Obesity experts favour taxing sugar-filled food
A Vancouver nutritionist believes “it would be worth a shot” to place a tax on sugar-sweetened beverages and on processed foods that contain added sugars.
“I think it would be an interesting technique to try out, for sure,” Rich Ralph, a registered holistic allergist and nutritionist, told the Georgia Straight by phone. “I think something needs to be done, whether that be adding an additional tax to those foods or taking away the subsidies for growing the crops that are ingredients in those foods. Those foods are just so cheap, typically because of government subsidies. So it makes it hard for people that are trying to eat healthy.”
Researchers at the University of California recently made a strong case for the idea in an article for the February 2 issue of Nature, a weekly international journal of science and medicine.
Robert Lustig from the department of pediatrics and the Center for Obesity, Assessment, Study and Treatment at the University of California in San Francisco joined UC colleagues Laura Schmidt and Claire Brindis in penning the hard-hitting analysis, titled “The Toxic Truth About Sugar”. A major argument presented by the three is that added sugar—defined as “any sweetener containing the molecule fructose that is added to food in processing”—should be taxed due to its harmful effects.
Alarmingly, the three note that in the past 50 years, sugar consumption has tripled worldwide. If international bodies are truly concerned about public health, they must “consider limiting fructose” as well as its main “delivery vehicles”, which are the added sugars known as high-fructose corn syrup and sucrose, according to the commentary.
And the trio go even further, noting that sugar’s pervasiveness, toxicity, potential for abuse, and negative impact on society place it in the same category as alcohol and make it worthy of “some form of societal intervention”.
In addition to taxation, other measures could include limiting sales during school hours and placing age limits on its purchase, according to the article.
Ralph said he works with his clients to get them eating whole foods. In other words, he aims to get them off processed foods.
“It’s important to remember, too, our bodies need sugar,” he explained. “It’s the refined sugar that we really need to get away from.”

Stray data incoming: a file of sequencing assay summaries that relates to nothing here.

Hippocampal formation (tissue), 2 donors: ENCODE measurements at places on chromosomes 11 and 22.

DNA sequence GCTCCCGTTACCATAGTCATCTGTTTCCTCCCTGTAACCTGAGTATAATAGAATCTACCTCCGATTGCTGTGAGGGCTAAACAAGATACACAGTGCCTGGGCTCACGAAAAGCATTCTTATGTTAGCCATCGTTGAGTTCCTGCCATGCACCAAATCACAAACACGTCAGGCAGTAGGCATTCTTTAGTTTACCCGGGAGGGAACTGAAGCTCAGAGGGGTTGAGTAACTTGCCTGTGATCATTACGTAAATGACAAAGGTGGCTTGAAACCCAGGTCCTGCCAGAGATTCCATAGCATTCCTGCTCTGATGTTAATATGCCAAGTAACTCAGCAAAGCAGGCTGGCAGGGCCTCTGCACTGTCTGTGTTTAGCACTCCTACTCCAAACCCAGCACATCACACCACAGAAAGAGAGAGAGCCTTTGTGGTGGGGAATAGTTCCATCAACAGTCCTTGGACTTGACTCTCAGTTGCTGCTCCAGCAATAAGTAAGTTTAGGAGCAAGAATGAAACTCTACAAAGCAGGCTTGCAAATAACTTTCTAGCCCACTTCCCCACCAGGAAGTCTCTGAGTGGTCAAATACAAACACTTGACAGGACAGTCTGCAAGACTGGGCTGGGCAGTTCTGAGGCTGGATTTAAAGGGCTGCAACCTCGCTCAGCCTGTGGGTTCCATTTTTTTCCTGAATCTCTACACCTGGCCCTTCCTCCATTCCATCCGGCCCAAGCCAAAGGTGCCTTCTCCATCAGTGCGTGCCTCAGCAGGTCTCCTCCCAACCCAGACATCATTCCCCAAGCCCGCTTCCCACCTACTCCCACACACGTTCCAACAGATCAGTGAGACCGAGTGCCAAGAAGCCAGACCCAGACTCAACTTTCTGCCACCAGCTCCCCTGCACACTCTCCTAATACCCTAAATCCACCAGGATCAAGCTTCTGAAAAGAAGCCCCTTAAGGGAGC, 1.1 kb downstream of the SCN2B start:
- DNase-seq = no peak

Gwen Chapman, a professor in UBC’s faculty of land and food systems, told the Straight: “I’ll probably do the cop-out that we probably need more research to find out what the impact [of a tax] would be.”
The theory is that in order to change what people are eating, we need to “make the healthy choices the easy choices”, Chapman said.
“But no one thing is going to solve the problem, and we know that it is going to take multiple strategies on multiple levels to make that difference,” Chapman added.
B.C. Green Party leader Jane Sterk won’t be pushing the tax.
“Quite frankly, it would be the least important of the things that I think we need to be dealing with,” Sterk told the Straight by phone. “I think that we ought to be regulating marijuana, in a much more healthy way than we are currently, before we tackle sugar.”
B.C. NDP health critic Mike Farnworth concurred: “I’m certainly not advocating it.”
He suggested that greater awareness and education are important in helping people make wiser choices and live healthier lives. “I think the sedentary lifestyle is a real problem,” Farnworth told the Straight.
Neither Health Minister Mike De Jong nor Finance Minister Kevin Falcon would grant an interview. Provincial nutritionist Lisa Forster-Coull told the Straight her office’s main focus, based on “the strongest evidence”, is on the health impacts of “sugary drinks”.
“There is a very strong case for limiting the consumption of sugary drinks by children and youth,” Forster-Coull said by phone. “They provide little or no nutrition. They replace healthier choices and they really don’t fill you up.”
Another bugbear for Ralph is the ethical void in the labelling of processed foods.
“There are loopholes all the time, where chemicals and things can make it into foods because they don’t have to be labelled because, technically speaking, they are not foods and they don’t have to be on the ingredient list,” Ralph said. “And then there’s the argument about companies [that] will change the name of foods to try and hide things. Sugar is one example. There are so many different names for sugar. If it’s on the ingredient list with five different names, it just means that they’ve added sugar five times.”